Initiated in 2011 through $100 million in seed money from the Bill and Melinda Gates Foundation and the Carnegie Corporation of New York, inBloom aimed to store, clean and aggregate student data for states and districts.
InBloom was a nonprofit student data repository that made available standardized student and school data for creating approved third party applications and software designed for educators. It collected information from school districts' many databases and stored these in the cloud protected with high-level encryption. The inBloom database included more than 400 different data fields about students that school administrators could fill in. But, since some of the details seemed personal, like family relationships and enrollment changes, some parents objected saying that they did not want that kind of information about their children transferred to a third-party vendor. InBloom ultimately collapsed, for a variety of reason, but mainly because the data sharing agreements were seen as a dangerous encroachment into students' education. A 2017 article (https://points.datasociety.net/inblooms-collapse-undermined-personalized-learning-and-data-standards-efforts-199c5cccac01#.a69staljc) drawn from a detailed report about inBloom (https://datasociety.net/pubs/ecl/InBloom_feb_2017.pdf) suggested that "For many on the ground, inBloom was nothing more than another example of rich tech elites projecting their values onto their communities with no contextual understanding."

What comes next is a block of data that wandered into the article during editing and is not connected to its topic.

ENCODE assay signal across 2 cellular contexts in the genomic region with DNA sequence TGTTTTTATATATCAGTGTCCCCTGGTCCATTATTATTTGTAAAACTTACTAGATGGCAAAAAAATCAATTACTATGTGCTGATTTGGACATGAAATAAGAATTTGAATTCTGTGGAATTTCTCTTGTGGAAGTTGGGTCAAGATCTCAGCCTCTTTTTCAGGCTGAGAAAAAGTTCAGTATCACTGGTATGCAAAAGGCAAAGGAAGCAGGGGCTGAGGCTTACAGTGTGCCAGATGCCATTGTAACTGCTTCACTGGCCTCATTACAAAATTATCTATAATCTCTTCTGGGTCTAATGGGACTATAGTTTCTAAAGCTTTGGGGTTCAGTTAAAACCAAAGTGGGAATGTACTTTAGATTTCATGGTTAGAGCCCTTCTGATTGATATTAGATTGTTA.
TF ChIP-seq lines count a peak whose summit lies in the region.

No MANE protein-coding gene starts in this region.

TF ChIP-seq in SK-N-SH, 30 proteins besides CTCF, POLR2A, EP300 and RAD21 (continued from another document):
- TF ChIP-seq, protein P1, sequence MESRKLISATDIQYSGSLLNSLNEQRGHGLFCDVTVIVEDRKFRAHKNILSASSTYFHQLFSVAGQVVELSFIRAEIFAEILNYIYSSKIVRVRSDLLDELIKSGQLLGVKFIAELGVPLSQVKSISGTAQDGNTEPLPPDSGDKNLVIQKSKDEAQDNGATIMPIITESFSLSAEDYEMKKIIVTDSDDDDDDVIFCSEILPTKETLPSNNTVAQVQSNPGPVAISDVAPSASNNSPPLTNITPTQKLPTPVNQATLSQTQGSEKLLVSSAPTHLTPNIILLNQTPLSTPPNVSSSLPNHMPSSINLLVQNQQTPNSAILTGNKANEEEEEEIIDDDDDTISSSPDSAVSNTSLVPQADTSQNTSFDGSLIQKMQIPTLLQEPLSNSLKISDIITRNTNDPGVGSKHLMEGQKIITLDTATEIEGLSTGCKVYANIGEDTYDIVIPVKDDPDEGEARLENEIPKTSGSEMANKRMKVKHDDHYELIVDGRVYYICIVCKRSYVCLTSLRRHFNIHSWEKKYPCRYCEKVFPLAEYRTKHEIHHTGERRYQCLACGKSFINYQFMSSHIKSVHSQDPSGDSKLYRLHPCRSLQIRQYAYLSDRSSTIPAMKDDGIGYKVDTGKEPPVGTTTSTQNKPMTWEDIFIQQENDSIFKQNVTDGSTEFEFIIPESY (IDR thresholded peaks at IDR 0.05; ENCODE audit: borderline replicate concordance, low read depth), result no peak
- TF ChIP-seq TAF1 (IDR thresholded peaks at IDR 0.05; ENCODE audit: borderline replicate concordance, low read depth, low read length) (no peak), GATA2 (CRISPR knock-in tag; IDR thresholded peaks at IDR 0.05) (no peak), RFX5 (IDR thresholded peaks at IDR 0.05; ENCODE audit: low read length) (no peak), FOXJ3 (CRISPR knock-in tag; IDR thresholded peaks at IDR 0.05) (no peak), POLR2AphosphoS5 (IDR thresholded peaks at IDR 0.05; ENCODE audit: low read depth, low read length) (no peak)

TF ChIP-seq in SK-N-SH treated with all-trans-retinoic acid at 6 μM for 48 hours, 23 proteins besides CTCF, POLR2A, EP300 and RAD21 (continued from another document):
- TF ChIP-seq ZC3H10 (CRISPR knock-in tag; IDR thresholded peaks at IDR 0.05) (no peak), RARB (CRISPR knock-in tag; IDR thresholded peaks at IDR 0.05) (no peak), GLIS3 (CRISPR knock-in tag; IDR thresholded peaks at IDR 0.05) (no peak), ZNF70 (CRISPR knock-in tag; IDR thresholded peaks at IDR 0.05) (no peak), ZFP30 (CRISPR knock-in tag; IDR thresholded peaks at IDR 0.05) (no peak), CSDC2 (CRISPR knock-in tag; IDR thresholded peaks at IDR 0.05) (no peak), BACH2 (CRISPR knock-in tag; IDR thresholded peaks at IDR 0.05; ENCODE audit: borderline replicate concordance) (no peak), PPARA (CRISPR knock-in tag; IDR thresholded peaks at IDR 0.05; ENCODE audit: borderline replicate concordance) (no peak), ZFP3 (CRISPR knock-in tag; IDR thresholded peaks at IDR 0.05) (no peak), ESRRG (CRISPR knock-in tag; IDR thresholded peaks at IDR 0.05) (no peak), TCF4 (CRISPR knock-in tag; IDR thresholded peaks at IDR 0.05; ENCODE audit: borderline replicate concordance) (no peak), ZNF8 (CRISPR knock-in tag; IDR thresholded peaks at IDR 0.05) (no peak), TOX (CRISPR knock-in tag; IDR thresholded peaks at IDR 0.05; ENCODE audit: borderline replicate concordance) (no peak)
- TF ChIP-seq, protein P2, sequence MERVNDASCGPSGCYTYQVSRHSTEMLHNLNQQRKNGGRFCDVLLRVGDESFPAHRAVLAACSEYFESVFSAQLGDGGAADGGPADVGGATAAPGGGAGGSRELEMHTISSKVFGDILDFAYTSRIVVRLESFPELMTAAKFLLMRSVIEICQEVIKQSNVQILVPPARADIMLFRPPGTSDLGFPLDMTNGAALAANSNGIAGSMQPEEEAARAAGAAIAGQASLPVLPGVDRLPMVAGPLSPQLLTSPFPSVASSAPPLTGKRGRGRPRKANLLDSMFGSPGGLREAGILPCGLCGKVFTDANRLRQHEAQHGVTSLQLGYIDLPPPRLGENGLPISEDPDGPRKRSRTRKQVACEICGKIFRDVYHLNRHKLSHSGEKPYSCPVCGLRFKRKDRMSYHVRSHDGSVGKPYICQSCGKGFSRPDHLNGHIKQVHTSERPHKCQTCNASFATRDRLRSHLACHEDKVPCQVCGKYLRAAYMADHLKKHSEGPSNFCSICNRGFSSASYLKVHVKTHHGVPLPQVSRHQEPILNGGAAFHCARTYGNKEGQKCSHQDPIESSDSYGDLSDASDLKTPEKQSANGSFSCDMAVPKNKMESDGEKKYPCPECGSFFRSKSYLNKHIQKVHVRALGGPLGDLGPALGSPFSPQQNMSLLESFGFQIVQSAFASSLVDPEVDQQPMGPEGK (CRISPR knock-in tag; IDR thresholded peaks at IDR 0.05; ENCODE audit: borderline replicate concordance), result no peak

InBloom aimed to store, clean and aggregate student data for states and districts making data available and standardized for approved third party applications and software designed for educators. Backlash came from increased privacy concerns from parents and educators over the collection, use and storage of personally identifiable information on students, causing many partners to back out of initial agreements. InBloom began ending its services in April 2014.